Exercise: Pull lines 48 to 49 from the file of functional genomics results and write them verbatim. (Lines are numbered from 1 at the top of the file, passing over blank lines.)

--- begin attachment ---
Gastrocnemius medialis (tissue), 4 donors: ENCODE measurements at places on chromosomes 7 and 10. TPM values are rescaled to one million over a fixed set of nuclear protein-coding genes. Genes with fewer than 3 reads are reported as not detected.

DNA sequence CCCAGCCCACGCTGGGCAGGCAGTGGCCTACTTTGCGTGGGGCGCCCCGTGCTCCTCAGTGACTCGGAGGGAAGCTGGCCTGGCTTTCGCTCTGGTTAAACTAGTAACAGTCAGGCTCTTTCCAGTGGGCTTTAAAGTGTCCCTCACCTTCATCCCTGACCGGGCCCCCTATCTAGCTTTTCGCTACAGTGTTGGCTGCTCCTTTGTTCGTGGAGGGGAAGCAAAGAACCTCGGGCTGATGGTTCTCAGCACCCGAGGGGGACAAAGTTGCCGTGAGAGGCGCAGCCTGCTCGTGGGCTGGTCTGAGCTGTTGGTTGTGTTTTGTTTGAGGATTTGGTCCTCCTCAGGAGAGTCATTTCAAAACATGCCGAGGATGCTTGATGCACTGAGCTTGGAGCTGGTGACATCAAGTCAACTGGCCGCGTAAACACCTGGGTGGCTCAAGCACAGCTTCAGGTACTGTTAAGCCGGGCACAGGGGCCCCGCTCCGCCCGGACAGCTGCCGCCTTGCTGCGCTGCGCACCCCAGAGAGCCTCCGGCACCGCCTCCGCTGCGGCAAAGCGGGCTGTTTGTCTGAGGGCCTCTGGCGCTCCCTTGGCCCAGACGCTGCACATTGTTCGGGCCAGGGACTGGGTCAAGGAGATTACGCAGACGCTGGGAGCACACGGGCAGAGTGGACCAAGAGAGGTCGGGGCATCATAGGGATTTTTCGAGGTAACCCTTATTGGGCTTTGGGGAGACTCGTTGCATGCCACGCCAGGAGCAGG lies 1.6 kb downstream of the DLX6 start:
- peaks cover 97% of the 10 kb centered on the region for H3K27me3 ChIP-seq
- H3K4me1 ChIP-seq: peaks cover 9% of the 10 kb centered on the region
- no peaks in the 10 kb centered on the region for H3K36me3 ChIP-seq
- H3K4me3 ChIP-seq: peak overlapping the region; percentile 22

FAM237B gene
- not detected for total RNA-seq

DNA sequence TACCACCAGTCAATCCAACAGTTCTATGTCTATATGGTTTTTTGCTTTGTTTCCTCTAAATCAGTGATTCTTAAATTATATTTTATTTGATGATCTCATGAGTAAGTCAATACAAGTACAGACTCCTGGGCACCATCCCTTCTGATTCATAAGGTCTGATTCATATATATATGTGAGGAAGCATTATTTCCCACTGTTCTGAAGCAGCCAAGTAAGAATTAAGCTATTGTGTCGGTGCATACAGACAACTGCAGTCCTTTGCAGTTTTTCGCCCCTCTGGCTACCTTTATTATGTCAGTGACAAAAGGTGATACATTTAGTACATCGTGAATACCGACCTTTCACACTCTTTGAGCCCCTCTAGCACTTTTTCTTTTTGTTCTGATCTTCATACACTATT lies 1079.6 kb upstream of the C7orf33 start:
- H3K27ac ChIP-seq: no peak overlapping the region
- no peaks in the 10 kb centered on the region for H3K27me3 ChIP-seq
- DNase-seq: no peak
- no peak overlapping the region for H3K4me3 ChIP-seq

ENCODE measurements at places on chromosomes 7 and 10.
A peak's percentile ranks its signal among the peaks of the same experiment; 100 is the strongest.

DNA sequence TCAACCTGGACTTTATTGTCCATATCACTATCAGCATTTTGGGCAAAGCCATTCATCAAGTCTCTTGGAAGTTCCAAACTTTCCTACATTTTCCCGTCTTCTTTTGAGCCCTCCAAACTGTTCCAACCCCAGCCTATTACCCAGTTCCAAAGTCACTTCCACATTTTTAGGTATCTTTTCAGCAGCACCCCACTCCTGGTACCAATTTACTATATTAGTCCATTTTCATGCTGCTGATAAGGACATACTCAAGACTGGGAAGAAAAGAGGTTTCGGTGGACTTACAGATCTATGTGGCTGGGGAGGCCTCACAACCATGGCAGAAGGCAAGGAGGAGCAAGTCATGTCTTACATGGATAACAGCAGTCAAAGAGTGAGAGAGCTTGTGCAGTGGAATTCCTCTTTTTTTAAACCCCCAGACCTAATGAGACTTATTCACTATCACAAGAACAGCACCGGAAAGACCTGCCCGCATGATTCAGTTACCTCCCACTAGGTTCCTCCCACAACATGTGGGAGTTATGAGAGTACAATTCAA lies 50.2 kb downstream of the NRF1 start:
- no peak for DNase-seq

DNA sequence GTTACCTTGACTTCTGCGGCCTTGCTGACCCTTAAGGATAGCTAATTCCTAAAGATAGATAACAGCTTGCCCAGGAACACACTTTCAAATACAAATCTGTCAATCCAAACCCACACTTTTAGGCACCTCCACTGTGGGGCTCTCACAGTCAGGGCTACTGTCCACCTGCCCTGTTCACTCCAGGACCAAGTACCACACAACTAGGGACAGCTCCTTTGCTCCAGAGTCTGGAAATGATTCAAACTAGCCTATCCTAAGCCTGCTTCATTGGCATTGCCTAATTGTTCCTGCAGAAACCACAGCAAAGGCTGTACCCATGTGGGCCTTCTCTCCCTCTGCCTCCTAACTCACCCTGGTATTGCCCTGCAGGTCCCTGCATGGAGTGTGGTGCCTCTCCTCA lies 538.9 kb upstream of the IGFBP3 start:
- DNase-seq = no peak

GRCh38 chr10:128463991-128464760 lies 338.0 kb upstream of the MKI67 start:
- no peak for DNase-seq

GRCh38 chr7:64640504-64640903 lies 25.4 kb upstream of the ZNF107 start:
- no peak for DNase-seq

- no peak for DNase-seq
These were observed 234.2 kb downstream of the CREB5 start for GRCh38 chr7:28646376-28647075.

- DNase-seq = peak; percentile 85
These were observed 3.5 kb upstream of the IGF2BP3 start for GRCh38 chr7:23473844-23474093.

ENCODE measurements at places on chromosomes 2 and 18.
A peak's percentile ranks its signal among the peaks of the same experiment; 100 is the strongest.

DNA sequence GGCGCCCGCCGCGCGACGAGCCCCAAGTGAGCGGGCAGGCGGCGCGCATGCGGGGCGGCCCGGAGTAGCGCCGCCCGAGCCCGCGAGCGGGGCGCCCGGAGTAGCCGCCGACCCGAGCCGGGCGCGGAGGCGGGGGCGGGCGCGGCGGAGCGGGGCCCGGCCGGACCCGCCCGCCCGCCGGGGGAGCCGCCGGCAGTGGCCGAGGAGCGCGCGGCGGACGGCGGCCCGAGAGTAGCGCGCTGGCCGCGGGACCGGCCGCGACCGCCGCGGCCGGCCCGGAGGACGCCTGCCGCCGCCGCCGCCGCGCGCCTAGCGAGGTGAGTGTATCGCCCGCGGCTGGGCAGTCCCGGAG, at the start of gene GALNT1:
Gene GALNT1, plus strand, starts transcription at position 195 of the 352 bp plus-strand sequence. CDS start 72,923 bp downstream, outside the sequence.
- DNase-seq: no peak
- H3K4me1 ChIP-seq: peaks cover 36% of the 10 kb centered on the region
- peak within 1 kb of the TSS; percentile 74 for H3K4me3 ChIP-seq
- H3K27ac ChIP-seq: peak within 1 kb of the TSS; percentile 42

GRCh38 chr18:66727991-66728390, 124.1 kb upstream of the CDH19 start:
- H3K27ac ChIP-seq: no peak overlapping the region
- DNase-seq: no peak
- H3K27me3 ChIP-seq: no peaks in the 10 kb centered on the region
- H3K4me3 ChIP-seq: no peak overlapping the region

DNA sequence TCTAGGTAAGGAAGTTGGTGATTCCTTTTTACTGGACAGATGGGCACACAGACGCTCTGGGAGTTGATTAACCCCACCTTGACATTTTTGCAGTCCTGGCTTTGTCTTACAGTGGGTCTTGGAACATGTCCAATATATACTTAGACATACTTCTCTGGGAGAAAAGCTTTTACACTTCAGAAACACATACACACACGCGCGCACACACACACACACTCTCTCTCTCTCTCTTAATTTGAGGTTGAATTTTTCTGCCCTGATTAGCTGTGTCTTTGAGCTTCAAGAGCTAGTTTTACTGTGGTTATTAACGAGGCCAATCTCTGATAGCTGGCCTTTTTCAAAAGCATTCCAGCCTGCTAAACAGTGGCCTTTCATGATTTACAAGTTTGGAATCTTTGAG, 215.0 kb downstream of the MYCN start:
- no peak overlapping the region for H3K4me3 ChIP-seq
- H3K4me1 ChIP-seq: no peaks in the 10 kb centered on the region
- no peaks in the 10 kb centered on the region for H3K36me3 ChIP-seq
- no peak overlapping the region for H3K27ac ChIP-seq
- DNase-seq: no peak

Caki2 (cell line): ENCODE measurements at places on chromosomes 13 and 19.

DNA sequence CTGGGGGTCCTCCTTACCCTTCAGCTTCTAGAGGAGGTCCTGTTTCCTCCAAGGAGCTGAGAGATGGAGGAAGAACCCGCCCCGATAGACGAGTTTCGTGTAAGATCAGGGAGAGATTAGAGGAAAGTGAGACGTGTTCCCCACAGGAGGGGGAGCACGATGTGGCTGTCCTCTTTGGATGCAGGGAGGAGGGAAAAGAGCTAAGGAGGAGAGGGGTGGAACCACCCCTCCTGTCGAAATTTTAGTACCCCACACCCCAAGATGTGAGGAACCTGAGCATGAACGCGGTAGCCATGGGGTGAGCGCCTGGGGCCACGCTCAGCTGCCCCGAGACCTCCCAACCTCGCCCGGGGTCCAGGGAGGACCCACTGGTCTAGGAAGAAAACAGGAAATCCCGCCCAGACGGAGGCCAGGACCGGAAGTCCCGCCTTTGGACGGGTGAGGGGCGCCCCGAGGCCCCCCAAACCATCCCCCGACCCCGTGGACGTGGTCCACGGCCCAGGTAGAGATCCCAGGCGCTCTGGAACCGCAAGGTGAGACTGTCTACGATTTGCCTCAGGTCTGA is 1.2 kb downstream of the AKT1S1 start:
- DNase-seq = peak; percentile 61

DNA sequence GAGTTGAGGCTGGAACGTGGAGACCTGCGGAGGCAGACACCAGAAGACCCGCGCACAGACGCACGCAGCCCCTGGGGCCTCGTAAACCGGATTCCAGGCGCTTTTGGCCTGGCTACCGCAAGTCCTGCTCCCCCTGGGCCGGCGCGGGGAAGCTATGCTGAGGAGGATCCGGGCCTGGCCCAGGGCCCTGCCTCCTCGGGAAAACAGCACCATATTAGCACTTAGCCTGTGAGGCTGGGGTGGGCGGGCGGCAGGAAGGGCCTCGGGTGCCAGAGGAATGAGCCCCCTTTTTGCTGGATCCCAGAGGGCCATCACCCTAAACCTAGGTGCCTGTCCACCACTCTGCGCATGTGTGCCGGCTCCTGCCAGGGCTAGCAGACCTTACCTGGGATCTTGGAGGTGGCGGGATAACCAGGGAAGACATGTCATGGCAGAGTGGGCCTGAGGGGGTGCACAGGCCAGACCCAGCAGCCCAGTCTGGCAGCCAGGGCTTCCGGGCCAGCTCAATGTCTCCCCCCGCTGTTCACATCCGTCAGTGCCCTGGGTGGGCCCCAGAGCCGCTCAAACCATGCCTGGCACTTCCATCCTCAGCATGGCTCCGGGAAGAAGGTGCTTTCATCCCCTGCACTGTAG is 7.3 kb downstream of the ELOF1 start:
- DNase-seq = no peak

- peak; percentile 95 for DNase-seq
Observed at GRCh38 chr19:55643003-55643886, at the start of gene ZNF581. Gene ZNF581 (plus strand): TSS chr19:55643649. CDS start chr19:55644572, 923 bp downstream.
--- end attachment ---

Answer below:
DNA sequence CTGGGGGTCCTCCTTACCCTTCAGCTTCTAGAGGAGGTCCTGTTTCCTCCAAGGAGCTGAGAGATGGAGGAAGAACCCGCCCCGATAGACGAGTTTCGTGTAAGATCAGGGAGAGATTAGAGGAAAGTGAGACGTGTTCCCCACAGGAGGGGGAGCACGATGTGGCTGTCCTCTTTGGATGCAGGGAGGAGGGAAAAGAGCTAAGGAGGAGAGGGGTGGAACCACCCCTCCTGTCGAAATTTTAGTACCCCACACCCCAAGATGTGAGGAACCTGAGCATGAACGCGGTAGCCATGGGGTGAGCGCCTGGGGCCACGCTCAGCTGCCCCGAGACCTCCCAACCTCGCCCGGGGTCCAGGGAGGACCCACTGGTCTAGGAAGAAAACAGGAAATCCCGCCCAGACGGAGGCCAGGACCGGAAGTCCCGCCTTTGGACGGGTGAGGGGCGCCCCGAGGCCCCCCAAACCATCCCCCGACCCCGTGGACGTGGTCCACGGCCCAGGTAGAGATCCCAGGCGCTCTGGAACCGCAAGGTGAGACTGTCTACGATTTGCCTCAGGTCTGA is 1.2 kb downstream of the AKT1S1 start:
- DNase-seq = peak; percentile 61